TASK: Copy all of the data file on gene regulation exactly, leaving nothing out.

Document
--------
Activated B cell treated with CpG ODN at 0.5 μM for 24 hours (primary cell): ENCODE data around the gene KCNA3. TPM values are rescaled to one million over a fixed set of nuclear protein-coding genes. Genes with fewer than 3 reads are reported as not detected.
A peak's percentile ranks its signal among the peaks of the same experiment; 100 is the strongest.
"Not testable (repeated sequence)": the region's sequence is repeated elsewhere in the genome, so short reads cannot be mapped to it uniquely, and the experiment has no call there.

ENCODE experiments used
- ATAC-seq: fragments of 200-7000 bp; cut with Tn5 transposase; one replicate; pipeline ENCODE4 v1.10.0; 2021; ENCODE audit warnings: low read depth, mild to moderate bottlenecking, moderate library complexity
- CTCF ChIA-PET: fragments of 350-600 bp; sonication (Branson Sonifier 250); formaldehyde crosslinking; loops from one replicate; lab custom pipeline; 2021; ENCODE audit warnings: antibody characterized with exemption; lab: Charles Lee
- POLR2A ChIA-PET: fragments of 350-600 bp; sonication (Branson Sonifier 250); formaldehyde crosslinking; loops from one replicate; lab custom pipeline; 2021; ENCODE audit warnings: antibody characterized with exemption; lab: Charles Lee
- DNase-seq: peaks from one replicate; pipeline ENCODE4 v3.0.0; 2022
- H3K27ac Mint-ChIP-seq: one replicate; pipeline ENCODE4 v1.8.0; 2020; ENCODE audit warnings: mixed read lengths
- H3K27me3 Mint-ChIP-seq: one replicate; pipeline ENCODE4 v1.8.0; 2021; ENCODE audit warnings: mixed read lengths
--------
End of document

Activated B cell treated with CpG ODN at 0.5 μM for 24 hours (primary cell): ENCODE data around the gene KCNA3. TPM values are rescaled to one million over a fixed set of nuclear protein-coding genes. Genes with fewer than 3 reads are reported as not detected.
A peak's percentile ranks its signal among the peaks of the same experiment; 100 is the strongest.
"Not testable (repeated sequence)": the region's sequence is repeated elsewhere in the genome, so short reads cannot be mapped to it uniquely, and the experiment has no call there.

ENCODE experiments used
- ATAC-seq: fragments of 200-7000 bp; cut with Tn5 transposase; one replicate; pipeline ENCODE4 v1.10.0; 2021; ENCODE audit warnings: low read depth, mild to moderate bottlenecking, moderate library complexity
- CTCF ChIA-PET: fragments of 350-600 bp; sonication (Branson Sonifier 250); formaldehyde crosslinking; loops from one replicate; lab custom pipeline; 2021; ENCODE audit warnings: antibody characterized with exemption; lab: Charles Lee
- POLR2A ChIA-PET: fragments of 350-600 bp; sonication (Branson Sonifier 250); formaldehyde crosslinking; loops from one replicate; lab custom pipeline; 2021; ENCODE audit warnings: antibody characterized with exemption; lab: Charles Lee
- DNase-seq: peaks from one replicate; pipeline ENCODE4 v3.0.0; 2022
- H3K27ac Mint-ChIP-seq: one replicate; pipeline ENCODE4 v1.8.0; 2020; ENCODE audit warnings: mixed read lengths
- H3K27me3 Mint-ChIP-seq: one replicate; pipeline ENCODE4 v1.8.0; 2021; ENCODE audit warnings: mixed read lengths